Ocelot (Felis pardalis) population densities, activity, and ranging behaviour in the dry forests of eastern Bolivia: data from camera trapping
In comparison with the Neotropical big cats, jaguar (Panthera onca L.) and puma (Felis concolor L.), medium and small felids are poorly studied. Furthermore, studying wild felids in forest habitats
Ocelot Leopardus pardalis in Belize: the impact of trap spacing and distance moved on density estimates
Abstract We used remote cameras to obtain information on an elusive species and to examine the effects of different camera trapping methodologies on abundance estimates. We determined activity
Density and Population Size of Mammals in Remnants of Brazilian Atlantic Forest
TLDR
It is indicated that only Atlantic forest reserves of ≥20,000 ha can sustain viable populations of the five species studied, which represent only about 14% of all medium-sized to large species of mammals known to be present in fragments of this size.
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Estimating the density of a jaguar population in the Brazilian Pantanal using camera-traps and capture–recapture sampling in combination with GPS radio-telemetry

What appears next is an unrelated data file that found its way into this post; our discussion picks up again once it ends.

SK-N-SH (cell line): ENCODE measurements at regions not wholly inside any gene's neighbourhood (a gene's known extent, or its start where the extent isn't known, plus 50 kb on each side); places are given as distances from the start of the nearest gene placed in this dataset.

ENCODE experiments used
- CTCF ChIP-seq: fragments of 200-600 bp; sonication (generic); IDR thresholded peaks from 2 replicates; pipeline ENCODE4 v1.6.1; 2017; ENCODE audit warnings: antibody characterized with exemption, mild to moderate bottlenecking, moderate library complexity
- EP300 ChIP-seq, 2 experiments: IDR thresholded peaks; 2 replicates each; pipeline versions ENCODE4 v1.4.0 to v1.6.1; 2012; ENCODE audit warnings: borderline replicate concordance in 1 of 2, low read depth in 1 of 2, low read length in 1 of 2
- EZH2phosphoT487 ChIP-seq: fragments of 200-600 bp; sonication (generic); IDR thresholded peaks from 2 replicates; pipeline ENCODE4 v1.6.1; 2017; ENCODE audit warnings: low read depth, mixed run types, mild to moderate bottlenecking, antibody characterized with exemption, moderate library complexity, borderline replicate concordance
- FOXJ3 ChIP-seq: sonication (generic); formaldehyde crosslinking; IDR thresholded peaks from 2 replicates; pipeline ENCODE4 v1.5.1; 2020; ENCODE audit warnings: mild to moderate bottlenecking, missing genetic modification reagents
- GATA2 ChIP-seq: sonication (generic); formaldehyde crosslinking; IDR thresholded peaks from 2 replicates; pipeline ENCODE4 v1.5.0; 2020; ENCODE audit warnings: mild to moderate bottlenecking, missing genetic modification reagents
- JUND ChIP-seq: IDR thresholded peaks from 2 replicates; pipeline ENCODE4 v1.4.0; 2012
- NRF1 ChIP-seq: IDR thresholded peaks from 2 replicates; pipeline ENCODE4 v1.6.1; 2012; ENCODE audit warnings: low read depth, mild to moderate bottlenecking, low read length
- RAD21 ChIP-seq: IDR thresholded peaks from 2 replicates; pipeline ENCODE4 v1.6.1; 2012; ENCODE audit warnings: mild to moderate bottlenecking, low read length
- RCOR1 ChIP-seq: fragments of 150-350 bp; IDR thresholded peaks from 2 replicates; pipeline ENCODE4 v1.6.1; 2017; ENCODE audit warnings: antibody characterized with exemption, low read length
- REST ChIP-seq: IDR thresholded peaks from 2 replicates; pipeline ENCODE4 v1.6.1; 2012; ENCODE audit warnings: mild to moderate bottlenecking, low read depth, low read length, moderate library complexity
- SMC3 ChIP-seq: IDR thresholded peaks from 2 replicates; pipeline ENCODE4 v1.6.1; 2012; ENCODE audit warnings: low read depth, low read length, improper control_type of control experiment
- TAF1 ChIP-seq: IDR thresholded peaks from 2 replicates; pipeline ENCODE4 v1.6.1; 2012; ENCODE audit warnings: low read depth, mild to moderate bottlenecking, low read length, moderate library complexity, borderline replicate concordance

Abstract The jaguar ( Panthera onca ) is the largest feline in the Americas and third largest world-wide, smaller in size only to the tiger ( P. tigris ) and lion ( P. leo ). Yet, in comparison,
The use of camera traps for estimating jaguar Panthera onca abundance and density using capture/recapture analysis
Across their range jaguars Panthera onca are important conservation icons for several reasons: their important role in ecosystems as top carnivores, their cultural and economic value, and their
Jaguar Panthera onca population decline in the Upper Paraná Atlantic Forest of Argentina and Brazil
Abstract The Green Corridor of Argentina and Brazil is the largest forest remnant of the Upper Paraná Atlantic Forest. The jaguar population of this region is highly fragmented and reduced. To assess
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This study evaluates the impact of hunting on mammalian and avian species in Atlantic forest fragments of the Mata de Planalto in the State of Sao Paulo, Brazil. Colonists who farm on the edge of